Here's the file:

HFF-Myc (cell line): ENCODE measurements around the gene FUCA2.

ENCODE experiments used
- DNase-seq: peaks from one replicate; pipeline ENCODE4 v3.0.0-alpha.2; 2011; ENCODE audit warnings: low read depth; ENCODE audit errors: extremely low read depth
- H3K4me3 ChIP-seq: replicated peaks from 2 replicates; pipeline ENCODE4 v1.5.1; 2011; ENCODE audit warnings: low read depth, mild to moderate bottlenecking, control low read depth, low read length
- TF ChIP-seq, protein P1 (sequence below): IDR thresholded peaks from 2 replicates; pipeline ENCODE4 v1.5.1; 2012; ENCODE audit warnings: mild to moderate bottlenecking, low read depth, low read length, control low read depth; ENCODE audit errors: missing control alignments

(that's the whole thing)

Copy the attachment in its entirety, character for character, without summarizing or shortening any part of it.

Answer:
HFF-Myc (cell line): ENCODE measurements around the gene FUCA2.

ENCODE experiments used
- DNase-seq: peaks from one replicate; pipeline ENCODE4 v3.0.0-alpha.2; 2011; ENCODE audit warnings: low read depth; ENCODE audit errors: extremely low read depth
- H3K4me3 ChIP-seq: replicated peaks from 2 replicates; pipeline ENCODE4 v1.5.1; 2011; ENCODE audit warnings: low read depth, mild to moderate bottlenecking, control low read depth, low read length
- TF ChIP-seq, protein P1 (sequence below): IDR thresholded peaks from 2 replicates; pipeline ENCODE4 v1.5.1; 2012; ENCODE audit warnings: mild to moderate bottlenecking, low read depth, low read length, control low read depth; ENCODE audit errors: missing control alignments